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This chapter might be so read as to give great offence. There is in it a tone of pitilessness. The whole chapter is a vengeful speech. The chapter is charged with partiality on the part of God towards one nation, as though other nations were self-created or had been fashioned by inferior deities, and were worthy of nothing but contempt and destruction. Who made the Hittites, and the Girgashites, and the Amorites, and the Canaanites, and the Perizzites, and the Hivites, and the Jebusites, seven nations greater and mightier than Israel? Were not they also the creation of God? Did they not live because "his mercy endureth for ever"? Why this passion? Why this almost eagerness to get rid of them by violent means? The putting of such questions reminds us that we are living in a different age. We do not read many portions of the Old Testament in the right light. Of course the great mental and spiritual difficulty is to think ourselves back to the exact condition of the time and circumstances under which certain parts of the Old Testament were written. There is a language of the time; there is an atmosphere of history as well as a detail of circumstances and events. This chapter, read in full recognition of that fact, assumes a totally different relation to our mind, and reveals a totally different purpose from that which at first we might suspect and condemn. People must be talked to in their own language. God himself must speak in terms which the people can understand. There is a providence of language. Language is daily changing in aspect and colour and accent; meaning is poured out from vessel to vessel, and many of the old word-vessels are either thrown away or have to be used by some carefully-guarded hand and application of thought and meaning. No ruthless hand must touch some of these vessels, and no untutored mind must undertake to discuss some of those lessons; otherwise God himself and his whole truth will be put in a false light, and will be so expressed as to draw upon themselves the anger and moral indignation of mankind. The language of this chapter is in some parts awful. It is not to be explained by mere criticism, but is rather to be expounded and revealed in its intentions by the New Testament spirit, by the larger providence by which God has revealed his purpose and discovered to the observation of man what all the time he has been endeavouring to do. We must avail ourselves of some such principles as these if we are to get through with any comfort many of the rough places and rocky roads of the ancient record. The language might be changed, and yet every principle remain in its integrity. This is the very lesson which revelation is endeavouring every day to teach us. The revelation is not a matter of mere words or unchangeable expressions, but of what is in the words: the words being the mere wrappage within which we are to find the contents of the divine mind and purpose. The chapter might be rewritten in modern language and yet not one or its principles would be for an instant modified or impaired. We could get rid of the passion and yet retain the justice; we could wholly strip off all vengefulness and yet retain the divine purpose which is to create a Church, a family, a kingdom pure as the purity of God.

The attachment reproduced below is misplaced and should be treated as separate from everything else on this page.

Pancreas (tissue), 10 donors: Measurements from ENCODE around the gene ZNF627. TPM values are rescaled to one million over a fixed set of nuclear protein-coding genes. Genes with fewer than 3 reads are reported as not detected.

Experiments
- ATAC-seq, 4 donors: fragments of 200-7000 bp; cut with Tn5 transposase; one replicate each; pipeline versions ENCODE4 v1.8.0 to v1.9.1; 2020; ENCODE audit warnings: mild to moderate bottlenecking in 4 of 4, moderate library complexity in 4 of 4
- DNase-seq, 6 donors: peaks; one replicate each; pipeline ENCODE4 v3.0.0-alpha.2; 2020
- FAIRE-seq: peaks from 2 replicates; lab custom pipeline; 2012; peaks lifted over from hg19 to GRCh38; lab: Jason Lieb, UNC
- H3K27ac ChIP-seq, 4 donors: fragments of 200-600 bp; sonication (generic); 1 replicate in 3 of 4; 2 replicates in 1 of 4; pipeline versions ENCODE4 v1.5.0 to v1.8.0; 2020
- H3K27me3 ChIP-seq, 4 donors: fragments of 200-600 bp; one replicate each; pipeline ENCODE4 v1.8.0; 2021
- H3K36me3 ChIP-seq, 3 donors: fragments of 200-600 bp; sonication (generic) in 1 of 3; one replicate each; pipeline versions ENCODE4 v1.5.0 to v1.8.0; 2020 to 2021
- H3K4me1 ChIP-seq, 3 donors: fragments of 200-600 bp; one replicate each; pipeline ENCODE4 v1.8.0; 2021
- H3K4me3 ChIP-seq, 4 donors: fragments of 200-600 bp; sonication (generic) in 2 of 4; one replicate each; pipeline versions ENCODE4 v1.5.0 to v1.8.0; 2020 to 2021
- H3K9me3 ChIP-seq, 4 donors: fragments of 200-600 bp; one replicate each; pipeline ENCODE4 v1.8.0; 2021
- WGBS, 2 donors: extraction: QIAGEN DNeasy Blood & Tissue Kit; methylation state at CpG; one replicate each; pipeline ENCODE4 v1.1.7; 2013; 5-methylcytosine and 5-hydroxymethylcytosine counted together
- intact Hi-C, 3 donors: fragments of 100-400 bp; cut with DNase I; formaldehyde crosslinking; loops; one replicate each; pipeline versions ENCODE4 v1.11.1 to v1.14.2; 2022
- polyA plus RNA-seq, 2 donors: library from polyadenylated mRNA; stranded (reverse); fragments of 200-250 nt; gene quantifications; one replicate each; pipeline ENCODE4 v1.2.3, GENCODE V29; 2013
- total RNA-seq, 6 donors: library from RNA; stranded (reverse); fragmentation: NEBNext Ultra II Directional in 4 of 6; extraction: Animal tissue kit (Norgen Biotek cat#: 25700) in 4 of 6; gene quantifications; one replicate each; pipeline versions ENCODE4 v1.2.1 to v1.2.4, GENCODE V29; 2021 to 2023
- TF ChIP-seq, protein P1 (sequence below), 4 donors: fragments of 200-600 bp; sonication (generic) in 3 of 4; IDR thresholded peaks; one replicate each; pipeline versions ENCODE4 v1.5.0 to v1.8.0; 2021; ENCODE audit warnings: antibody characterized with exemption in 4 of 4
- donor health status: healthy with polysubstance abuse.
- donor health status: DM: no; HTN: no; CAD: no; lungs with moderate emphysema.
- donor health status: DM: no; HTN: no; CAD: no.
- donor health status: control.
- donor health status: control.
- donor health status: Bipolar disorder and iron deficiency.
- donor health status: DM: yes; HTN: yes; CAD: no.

Look a little at the detail. All marriages with the heathen peoples were forbidden: "Neither shalt thou make marriages with them; thy daughter thou shalt not give unto his son, nor his daughter shalt thou take unto thy son" ( Deu 7:3 ). The separation is not final. Within this regulation there is a purpose of purity. The line central and vital is not to be changed in its direction. God is not now making eternal statutes and judgments as to the separation of the nations one from another. His purpose is to have but one nation upon the face of the whole earth a royal generation, a peculiar people, a new humanity, headed by a new and eternal Adam. Meantime, something must be done of a remedial and mitigatory kind. God's providence must begin where it can. The world was not prepared for the full blaze of the divine thought and meaning, so even God had to condescend to work in literal commandment, in striking limitation of human liberty, and in such details as of necessity occurred in the outworking of individual and social life. Even God is limited by human conditions, specially by human ignorance, more specially by human sin. He himself under some circumstances can only "stand at the door and knock." Meanwhile, the principle is a perpetual guide in Christian conduct. It is still true that things cannot be combined which are of different qualities, which have no essential and vital relation to one another. Nor is the inculcation or enforcement of this principle operative on one side only. Both the united people would be miserable. God is not only caring for those who are his own: he is also caring for those who are opposed to him for by all. false alliances and unholy unions both lives are spoiled. The judgment does not fall upon one only: it falls upon both with tremendous force. Change the terms, soften them as much as you will, put them into modern form, and tone them down into modern softness and mellowness, still there remains the vital principle that two things not being related to one another vitally and essentially, not in their innermost and best nature yearning for one another, can never come together in any form of marriage without involving both sides of the union in unutterable disappointment and distress.